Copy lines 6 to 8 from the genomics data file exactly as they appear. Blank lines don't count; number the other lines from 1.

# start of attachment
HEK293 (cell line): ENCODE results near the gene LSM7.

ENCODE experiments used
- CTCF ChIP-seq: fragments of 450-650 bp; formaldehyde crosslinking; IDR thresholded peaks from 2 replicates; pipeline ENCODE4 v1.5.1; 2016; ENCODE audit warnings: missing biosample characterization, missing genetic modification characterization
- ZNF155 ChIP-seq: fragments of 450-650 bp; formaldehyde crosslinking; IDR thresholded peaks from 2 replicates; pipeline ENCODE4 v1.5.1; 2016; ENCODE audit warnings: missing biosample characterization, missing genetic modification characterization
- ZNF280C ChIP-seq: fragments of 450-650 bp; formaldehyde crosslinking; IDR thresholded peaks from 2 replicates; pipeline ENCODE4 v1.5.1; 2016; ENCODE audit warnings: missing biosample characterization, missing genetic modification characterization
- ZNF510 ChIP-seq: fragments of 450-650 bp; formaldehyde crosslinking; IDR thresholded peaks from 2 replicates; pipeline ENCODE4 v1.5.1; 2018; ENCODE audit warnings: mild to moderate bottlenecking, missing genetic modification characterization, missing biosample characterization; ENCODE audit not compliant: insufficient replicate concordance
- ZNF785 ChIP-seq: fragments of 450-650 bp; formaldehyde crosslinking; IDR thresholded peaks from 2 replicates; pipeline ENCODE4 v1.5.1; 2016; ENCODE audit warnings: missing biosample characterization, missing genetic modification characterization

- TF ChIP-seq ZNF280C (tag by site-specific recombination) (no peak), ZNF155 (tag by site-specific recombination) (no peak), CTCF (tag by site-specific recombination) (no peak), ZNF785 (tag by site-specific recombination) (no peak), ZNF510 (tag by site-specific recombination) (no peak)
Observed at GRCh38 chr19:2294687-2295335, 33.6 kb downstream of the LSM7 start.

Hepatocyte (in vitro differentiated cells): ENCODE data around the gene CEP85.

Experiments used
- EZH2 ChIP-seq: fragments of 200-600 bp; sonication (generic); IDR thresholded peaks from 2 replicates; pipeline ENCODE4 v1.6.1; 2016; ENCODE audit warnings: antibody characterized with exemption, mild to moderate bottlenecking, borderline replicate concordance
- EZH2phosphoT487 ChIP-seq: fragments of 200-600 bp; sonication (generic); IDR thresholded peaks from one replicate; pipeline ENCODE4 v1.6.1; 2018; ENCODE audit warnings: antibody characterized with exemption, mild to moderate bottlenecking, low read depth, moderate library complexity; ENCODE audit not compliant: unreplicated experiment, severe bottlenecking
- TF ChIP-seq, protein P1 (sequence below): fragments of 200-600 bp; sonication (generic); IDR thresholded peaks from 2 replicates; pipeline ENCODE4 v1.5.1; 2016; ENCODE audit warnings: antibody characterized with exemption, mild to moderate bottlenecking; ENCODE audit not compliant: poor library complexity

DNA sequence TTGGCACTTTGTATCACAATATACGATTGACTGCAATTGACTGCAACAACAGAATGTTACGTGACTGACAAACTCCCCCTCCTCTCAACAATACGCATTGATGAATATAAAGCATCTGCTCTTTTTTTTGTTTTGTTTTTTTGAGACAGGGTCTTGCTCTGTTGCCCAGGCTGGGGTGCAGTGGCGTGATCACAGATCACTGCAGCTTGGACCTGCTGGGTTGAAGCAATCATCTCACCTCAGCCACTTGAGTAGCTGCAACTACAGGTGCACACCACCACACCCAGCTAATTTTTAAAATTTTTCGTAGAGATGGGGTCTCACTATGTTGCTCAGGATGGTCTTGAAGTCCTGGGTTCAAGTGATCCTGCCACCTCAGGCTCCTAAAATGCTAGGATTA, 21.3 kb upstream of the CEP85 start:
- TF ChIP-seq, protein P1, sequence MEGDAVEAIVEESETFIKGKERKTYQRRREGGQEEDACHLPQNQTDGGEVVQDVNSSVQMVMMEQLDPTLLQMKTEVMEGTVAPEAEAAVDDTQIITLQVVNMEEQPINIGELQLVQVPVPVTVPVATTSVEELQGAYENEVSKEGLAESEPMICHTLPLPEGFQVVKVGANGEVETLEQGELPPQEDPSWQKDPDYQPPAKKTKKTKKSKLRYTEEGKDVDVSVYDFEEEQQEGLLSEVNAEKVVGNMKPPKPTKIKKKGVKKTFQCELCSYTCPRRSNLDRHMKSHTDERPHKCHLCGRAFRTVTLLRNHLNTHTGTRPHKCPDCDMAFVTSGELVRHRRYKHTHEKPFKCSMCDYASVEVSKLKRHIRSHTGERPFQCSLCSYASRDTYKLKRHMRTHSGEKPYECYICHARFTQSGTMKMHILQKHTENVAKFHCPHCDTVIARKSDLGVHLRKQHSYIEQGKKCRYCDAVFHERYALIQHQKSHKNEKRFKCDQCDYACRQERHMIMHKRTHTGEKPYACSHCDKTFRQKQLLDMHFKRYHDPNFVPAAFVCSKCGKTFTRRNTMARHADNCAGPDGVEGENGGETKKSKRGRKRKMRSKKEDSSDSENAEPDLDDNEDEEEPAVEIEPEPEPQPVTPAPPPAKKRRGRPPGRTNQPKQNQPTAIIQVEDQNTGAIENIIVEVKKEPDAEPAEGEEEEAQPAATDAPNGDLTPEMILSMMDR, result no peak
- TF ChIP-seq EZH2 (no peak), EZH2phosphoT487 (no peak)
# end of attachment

- ZNF510 ChIP-seq: fragments of 450-650 bp; formaldehyde crosslinking; IDR thresholded peaks from 2 replicates; pipeline ENCODE4 v1.5.1; 2018; ENCODE audit warnings: mild to moderate bottlenecking, missing genetic modification characterization, missing biosample characterization; ENCODE audit not compliant: insufficient replicate concordance
- ZNF785 ChIP-seq: fragments of 450-650 bp; formaldehyde crosslinking; IDR thresholded peaks from 2 replicates; pipeline ENCODE4 v1.5.1; 2016; ENCODE audit warnings: missing biosample characterization, missing genetic modification characterization

- TF ChIP-seq ZNF280C (tag by site-specific recombination) (no peak), ZNF155 (tag by site-specific recombination) (no peak), CTCF (tag by site-specific recombination) (no peak), ZNF785 (tag by site-specific recombination) (no peak), ZNF510 (tag by site-specific recombination) (no peak)